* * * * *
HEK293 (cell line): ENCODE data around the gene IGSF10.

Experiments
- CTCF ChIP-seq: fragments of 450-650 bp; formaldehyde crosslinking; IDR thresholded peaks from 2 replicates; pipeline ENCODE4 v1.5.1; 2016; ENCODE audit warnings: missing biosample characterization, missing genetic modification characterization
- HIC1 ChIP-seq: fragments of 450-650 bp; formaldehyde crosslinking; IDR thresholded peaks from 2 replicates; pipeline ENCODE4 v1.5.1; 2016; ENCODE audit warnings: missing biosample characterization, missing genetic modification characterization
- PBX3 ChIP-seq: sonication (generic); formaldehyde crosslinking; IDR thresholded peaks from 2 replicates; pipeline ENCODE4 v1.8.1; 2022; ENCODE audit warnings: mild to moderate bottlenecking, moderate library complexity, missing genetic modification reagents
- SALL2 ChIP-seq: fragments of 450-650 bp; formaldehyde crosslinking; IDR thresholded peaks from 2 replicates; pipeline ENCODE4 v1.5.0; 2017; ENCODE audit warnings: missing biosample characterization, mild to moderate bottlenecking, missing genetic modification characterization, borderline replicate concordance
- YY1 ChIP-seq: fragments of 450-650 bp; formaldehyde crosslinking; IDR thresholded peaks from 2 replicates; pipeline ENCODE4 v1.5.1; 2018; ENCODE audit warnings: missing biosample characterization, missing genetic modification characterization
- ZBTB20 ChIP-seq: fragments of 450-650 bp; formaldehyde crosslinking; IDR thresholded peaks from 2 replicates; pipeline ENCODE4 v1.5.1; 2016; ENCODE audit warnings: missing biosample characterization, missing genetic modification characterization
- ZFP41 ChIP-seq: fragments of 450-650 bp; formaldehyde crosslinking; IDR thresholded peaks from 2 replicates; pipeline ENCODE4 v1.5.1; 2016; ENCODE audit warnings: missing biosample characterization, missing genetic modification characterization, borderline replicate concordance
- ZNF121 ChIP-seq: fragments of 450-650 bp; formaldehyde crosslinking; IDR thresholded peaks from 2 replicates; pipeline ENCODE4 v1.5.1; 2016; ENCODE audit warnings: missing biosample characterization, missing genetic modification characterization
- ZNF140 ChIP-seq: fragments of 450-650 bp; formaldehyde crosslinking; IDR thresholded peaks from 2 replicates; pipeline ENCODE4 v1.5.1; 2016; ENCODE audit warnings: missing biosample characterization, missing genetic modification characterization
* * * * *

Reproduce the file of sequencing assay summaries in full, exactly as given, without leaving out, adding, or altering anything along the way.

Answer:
HEK293 (cell line): ENCODE data around the gene IGSF10.

Experiments
- CTCF ChIP-seq: fragments of 450-650 bp; formaldehyde crosslinking; IDR thresholded peaks from 2 replicates; pipeline ENCODE4 v1.5.1; 2016; ENCODE audit warnings: missing biosample characterization, missing genetic modification characterization
- HIC1 ChIP-seq: fragments of 450-650 bp; formaldehyde crosslinking; IDR thresholded peaks from 2 replicates; pipeline ENCODE4 v1.5.1; 2016; ENCODE audit warnings: missing biosample characterization, missing genetic modification characterization
- PBX3 ChIP-seq: sonication (generic); formaldehyde crosslinking; IDR thresholded peaks from 2 replicates; pipeline ENCODE4 v1.8.1; 2022; ENCODE audit warnings: mild to moderate bottlenecking, moderate library complexity, missing genetic modification reagents
- SALL2 ChIP-seq: fragments of 450-650 bp; formaldehyde crosslinking; IDR thresholded peaks from 2 replicates; pipeline ENCODE4 v1.5.0; 2017; ENCODE audit warnings: missing biosample characterization, mild to moderate bottlenecking, missing genetic modification characterization, borderline replicate concordance
- YY1 ChIP-seq: fragments of 450-650 bp; formaldehyde crosslinking; IDR thresholded peaks from 2 replicates; pipeline ENCODE4 v1.5.1; 2018; ENCODE audit warnings: missing biosample characterization, missing genetic modification characterization
- ZBTB20 ChIP-seq: fragments of 450-650 bp; formaldehyde crosslinking; IDR thresholded peaks from 2 replicates; pipeline ENCODE4 v1.5.1; 2016; ENCODE audit warnings: missing biosample characterization, missing genetic modification characterization
- ZFP41 ChIP-seq: fragments of 450-650 bp; formaldehyde crosslinking; IDR thresholded peaks from 2 replicates; pipeline ENCODE4 v1.5.1; 2016; ENCODE audit warnings: missing biosample characterization, missing genetic modification characterization, borderline replicate concordance
- ZNF121 ChIP-seq: fragments of 450-650 bp; formaldehyde crosslinking; IDR thresholded peaks from 2 replicates; pipeline ENCODE4 v1.5.1; 2016; ENCODE audit warnings: missing biosample characterization, missing genetic modification characterization
- ZNF140 ChIP-seq: fragments of 450-650 bp; formaldehyde crosslinking; IDR thresholded peaks from 2 replicates; pipeline ENCODE4 v1.5.1; 2016; ENCODE audit warnings: missing biosample characterization, missing genetic modification characterization